Snake Bight Trail

Everglades National Park, Florida 33030

Elevation Gain2ft
Trailhead Elevation2ft
Elevation Min/Max1/2ft
Elevation Start/End2/2ft

Snake Bight Trail

Snake Bight Trail is a hiking trail in Monroe County, Florida. It is within Everglades National Park. It is 1.8 miles long and begins at 2 feet altitude. Traveling the entire trail is 3.6 miles with a total elevation gain of 2 feet. This trail connects with the following: Rowdy Bend Trail and Crocodile Trail (overgrown With Manchineel Trees ).

Snake Bight Trail Professional Guides

Detailed Trail Descriptions from Our Guidebooks

Hiking South Florida and the Keys (Falcon Guides)
M. Timothy O'Keefe
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"The main attraction of both trails is the chance to see wild flamingoes at Florida Bay. The Flamingo area itself is named after the colorful birds that, due to overhunting, disappeared from the Everglades for decades. Apparently flamingoes never did breed in Florida, though birds from Cuba and the Bahamas traveled here in large numbers until 1902. In recent years small numbers of Florida’s famous pink bird have been spotted in Florida Bay at the end of the 1.7-mile (one way) Snake Bight Trail. Even if the flamingoes are not present, you still have the opportunity for good bird watching at an observation deck overlooking the water. The Rowdy Bend Trail, extending 2.6 miles one way, joins the Snake Bight Trail after following an old roadbed shaded by buttonwoods, then meandering through open coastal prairie. It offers another chance to look for flamingoes on Florida Bay."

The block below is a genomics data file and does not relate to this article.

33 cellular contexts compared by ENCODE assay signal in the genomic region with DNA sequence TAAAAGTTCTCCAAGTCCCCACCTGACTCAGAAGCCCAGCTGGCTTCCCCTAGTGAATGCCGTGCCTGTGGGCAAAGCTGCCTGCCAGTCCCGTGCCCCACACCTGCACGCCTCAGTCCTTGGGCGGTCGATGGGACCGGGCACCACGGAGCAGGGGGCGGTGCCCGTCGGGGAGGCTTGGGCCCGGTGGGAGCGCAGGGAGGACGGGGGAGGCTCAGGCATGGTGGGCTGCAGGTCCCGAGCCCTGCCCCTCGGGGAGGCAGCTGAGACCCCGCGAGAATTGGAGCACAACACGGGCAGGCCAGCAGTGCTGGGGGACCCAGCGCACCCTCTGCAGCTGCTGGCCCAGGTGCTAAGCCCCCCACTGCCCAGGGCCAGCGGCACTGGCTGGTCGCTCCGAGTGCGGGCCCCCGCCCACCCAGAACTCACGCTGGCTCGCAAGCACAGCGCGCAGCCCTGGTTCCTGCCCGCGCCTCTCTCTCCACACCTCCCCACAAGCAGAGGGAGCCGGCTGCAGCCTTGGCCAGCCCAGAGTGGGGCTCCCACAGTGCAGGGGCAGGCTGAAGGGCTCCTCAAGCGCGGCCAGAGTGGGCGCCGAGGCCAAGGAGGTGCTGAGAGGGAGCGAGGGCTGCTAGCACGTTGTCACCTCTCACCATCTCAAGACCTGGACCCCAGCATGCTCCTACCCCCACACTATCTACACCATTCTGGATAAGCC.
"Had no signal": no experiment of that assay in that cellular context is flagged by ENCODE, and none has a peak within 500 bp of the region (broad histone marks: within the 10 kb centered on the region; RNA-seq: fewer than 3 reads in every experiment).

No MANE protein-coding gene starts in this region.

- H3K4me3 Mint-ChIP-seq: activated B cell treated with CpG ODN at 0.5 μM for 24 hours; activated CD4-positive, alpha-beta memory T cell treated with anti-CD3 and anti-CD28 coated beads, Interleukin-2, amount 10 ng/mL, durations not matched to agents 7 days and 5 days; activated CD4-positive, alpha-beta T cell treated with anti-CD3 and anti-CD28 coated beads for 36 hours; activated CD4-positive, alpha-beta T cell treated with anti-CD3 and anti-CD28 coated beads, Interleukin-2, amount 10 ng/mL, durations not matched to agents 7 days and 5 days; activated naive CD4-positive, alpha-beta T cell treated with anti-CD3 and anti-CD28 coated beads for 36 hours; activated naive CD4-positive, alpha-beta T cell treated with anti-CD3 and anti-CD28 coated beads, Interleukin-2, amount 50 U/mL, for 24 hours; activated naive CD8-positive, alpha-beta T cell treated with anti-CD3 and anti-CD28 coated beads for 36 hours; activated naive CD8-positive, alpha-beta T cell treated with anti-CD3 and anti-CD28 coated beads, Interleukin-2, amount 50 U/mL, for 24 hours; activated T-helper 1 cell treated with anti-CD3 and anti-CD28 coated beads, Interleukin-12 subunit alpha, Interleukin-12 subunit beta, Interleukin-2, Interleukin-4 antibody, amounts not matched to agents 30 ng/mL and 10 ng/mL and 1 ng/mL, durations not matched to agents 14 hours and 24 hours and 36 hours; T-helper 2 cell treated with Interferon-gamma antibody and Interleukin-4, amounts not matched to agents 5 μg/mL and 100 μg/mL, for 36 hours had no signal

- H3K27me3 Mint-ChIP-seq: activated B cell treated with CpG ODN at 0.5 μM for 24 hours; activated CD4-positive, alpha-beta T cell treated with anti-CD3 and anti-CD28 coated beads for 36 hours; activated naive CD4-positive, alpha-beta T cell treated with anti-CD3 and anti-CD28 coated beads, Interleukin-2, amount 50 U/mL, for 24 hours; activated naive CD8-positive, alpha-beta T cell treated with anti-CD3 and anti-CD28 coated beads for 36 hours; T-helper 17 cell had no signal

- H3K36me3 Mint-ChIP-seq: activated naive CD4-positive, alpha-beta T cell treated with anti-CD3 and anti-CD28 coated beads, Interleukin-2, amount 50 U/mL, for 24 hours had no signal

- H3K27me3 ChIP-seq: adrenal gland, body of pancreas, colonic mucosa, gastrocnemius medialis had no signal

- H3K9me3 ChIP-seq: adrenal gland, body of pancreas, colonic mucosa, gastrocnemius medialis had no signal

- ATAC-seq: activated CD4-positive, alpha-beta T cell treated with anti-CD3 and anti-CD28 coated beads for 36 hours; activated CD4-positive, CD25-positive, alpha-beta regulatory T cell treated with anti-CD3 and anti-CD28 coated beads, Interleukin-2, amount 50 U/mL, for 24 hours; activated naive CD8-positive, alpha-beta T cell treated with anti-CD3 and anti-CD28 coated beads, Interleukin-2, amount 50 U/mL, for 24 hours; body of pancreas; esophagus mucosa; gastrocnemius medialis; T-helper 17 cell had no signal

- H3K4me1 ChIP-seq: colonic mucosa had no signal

Exploring Everglades National Park and the Surrounding Area (Falcon Guides)
Roger L. Hammer
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"Hike or bike along an elevated trail through mangrove and coastal strand habitat to a wood overlook near the shoreline of Snake Bight. The trailhead is located on the south side of the main park road between West Lake and Rowdy Bend and is marked with signage. The Snake Bight Trail overlook is a favorite among birders who want to view shorebirds, black skimmers, egrets, herons, roseate spoonbills, white pelicans (winter–spring), brown pelicans (all year), ospreys, bald eagles, and even greater flamingos that migrate to this area in winter. Binoculars are a must and spotting scopes are a plus. If you do not own a spotting scope, there are often birders there that do, and they never mind sharing."

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Trail Information

Everglades National Park
Nearby City
Everglades National Park
Skill Level
Everglades National Park
Local Contacts